3 Fun Fall Books From Interactive to Social!

Books are the best therapy tool! Beside the fact that our kids need more exposure to reading, a book provides a great way to work on a variety of goals with a central activity to tie a group together.

When I worked in preschool, I often used simple repetitive books. Children love that they can ‘read’ by repeating the refrain, and truly, it is a way to teach children to begin to read.

3 Fun Fall Books for Speech-Language Therapy- Looks-Like-Language
There are many reasons that I love repetitive books:
*to reinforce the speech or language skill you just worked on in a very functional activity
*a wonderful way to help students with apraxia or motor speech disorders to build their skills in connected speech
*typical speech skills student will get lots of practice with a repetitive refrain that incorporates their target sounds!
*easy to make these books interactive! (Thank goodness for laminate and Velcro!)

Mostly, I love them because I love books! What a wonderful gift we are giving to students if we help them learn to love books, too! The pictured interactive book can be found here.

Since I’ve been working with older, lower level students, I am always on the lookout for picture books that are not too babyish. My favorite finds allow me to work on inferring skills, problem solving and have multiple characters and perspectives to work on social skills, too!

I wish I could tell you that I have found the perfect book for Thanksgiving, but I am still on a search. However, I have 2 great books for fall that I successfully used this year.

I started the year off with “The Stranger” by Chris Van Allsburg. This is a great book for making inferences, and I love the illustrations. While the book is simple enough to use with my lower level older students, the illustrations keep it from looking babyish. I think it is important to use actual books, when possible, to get students looking back at the text to find the important details, whether they are answering factual questions or making inferences.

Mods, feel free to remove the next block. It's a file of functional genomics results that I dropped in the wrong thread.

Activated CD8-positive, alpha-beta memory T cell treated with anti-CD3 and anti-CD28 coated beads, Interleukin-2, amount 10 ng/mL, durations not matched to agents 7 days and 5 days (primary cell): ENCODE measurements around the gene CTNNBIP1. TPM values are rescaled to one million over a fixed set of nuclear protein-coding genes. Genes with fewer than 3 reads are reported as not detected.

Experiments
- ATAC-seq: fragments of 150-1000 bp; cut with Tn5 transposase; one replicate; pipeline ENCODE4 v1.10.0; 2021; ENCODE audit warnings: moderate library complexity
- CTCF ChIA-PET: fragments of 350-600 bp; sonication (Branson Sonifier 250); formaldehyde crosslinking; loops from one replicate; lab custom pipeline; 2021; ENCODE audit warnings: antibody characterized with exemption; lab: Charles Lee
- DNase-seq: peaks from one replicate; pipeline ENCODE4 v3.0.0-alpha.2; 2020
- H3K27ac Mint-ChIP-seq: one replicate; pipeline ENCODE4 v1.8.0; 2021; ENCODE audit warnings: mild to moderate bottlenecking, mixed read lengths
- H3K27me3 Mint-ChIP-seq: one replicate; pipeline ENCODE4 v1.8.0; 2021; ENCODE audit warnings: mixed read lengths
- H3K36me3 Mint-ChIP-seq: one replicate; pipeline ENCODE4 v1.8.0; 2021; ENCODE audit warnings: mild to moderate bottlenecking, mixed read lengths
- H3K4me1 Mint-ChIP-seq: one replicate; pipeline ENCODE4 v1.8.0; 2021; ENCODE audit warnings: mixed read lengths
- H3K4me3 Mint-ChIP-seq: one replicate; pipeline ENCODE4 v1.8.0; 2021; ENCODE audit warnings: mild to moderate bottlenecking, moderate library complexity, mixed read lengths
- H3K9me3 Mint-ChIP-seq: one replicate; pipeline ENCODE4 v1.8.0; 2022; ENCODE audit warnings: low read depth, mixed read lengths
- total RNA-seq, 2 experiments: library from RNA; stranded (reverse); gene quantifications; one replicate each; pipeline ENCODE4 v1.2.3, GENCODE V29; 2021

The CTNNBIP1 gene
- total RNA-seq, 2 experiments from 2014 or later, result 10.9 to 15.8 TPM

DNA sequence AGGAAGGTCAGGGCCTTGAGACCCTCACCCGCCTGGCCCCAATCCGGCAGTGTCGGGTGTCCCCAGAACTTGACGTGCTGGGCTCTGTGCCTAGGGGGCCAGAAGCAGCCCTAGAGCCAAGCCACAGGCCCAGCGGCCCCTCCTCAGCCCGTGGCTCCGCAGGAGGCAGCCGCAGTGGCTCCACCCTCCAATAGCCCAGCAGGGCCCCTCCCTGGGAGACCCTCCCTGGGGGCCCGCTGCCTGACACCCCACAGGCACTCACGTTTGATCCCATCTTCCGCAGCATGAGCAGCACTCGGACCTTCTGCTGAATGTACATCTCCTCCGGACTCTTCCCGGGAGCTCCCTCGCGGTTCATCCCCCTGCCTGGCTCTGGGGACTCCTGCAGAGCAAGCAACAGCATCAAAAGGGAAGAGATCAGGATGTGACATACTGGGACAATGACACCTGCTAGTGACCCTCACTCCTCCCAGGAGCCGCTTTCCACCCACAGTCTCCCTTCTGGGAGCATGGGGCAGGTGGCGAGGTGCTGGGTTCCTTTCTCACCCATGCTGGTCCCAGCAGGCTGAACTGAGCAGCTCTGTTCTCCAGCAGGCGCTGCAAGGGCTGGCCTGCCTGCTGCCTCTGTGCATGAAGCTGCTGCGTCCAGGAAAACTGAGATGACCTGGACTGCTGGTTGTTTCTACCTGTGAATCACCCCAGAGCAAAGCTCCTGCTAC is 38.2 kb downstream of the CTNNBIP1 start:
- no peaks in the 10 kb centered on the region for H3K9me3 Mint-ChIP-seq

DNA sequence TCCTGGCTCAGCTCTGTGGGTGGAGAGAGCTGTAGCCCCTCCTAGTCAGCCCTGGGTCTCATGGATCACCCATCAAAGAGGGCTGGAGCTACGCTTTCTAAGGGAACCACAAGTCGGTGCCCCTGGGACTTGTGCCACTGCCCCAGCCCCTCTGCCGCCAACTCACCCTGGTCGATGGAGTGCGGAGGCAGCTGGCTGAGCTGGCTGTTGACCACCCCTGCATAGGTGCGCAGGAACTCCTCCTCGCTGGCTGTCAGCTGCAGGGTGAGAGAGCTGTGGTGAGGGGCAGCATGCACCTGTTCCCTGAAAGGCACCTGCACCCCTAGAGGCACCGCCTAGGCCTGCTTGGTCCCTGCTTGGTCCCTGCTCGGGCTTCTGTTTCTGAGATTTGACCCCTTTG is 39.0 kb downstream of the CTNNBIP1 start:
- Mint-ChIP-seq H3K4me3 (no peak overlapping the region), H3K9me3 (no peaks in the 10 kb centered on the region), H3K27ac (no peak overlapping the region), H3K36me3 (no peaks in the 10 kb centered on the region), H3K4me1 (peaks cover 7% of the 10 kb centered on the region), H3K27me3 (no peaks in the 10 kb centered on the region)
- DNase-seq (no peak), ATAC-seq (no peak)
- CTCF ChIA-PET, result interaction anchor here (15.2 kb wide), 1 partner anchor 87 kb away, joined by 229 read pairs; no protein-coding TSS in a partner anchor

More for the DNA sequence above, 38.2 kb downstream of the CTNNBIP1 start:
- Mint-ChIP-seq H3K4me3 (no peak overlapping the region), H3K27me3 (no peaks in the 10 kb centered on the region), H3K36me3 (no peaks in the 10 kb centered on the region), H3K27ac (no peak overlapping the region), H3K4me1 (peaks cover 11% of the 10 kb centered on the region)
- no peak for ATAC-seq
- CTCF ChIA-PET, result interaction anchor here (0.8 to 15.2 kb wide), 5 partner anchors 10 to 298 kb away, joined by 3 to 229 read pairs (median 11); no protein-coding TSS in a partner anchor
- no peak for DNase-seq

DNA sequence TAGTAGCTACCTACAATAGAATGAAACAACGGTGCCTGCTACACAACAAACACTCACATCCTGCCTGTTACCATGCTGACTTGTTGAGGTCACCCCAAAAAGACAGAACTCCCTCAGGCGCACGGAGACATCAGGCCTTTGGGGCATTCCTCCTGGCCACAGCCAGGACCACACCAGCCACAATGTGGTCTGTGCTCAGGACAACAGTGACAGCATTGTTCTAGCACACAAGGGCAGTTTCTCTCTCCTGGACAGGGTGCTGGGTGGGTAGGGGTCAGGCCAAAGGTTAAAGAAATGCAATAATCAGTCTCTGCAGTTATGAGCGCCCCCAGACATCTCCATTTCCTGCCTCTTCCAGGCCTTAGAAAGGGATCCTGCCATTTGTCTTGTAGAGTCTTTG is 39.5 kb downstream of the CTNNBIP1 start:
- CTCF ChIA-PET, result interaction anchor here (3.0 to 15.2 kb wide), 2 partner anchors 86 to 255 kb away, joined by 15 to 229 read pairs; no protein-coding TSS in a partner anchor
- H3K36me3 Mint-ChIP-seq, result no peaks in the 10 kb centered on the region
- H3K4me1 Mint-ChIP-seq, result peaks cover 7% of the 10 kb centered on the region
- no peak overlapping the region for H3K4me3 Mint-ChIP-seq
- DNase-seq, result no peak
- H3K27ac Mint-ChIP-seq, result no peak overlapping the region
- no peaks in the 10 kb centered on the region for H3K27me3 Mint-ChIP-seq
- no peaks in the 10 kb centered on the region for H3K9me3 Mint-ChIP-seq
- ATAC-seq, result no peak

After reading the book, though, I loved using this YouTube video as a follow up. It is a well acted movie version of the book that gave my students practice in interpreting facial expressions and body language. It also let me elicit language for comparing and contrasting the video version with the book, and my students love almost anything when it is on a computer!

Since I was encouraged by this success, I moved on to another Chris Van Allsburg book: The Widow’s Broom. I loved using this book for some different reasons. My students who are working on narrative skills got practice retelling the beginning of the book from two different character’s points of view. I had them retell the story as if they were telling a friend abut what happened, getting them to take the perspective of each character. 

Even better, it is great for working on theory of mind. Will your students realize that the widow has no idea about the witch’s activities that night since she was sound asleep? The book continues with opportunities to discuss the varied point of view about the broom. Is it wonderful or evil? I’m sorry to say that I did not find a video production for it, however, but it is a great book! Try them out!

Wishing you and your family a warm, wonderful Thanksgiving with much to be thankful for!

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